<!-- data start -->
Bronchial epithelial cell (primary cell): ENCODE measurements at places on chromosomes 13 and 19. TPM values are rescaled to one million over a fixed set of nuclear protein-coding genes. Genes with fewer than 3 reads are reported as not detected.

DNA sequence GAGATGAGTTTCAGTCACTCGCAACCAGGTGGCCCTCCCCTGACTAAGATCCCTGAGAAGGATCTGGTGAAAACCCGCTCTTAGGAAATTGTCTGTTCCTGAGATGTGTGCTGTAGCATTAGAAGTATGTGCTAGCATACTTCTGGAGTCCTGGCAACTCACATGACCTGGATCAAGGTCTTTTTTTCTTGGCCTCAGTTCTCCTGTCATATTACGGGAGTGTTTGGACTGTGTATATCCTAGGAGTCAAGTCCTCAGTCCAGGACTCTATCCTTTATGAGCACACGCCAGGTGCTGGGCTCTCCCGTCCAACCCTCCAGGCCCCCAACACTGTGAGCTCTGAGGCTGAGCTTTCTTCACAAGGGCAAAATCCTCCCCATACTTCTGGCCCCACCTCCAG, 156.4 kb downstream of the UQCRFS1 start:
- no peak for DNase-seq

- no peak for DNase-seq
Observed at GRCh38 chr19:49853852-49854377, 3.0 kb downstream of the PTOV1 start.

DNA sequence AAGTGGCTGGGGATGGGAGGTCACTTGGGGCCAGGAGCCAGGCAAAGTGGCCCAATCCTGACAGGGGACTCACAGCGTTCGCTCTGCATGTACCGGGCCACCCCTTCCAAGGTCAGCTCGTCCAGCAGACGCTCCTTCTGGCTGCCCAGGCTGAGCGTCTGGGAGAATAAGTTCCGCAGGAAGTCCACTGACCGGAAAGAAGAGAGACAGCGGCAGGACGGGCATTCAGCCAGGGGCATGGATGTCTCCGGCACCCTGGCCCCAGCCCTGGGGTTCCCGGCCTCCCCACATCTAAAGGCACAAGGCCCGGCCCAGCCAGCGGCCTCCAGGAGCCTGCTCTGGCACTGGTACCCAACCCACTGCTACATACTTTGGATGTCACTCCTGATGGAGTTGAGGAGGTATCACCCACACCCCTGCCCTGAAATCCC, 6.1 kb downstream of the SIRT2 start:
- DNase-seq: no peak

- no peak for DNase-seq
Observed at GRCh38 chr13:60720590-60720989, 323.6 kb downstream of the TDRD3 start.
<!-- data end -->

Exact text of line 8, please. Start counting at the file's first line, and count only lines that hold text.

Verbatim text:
- no peak for DNase-seq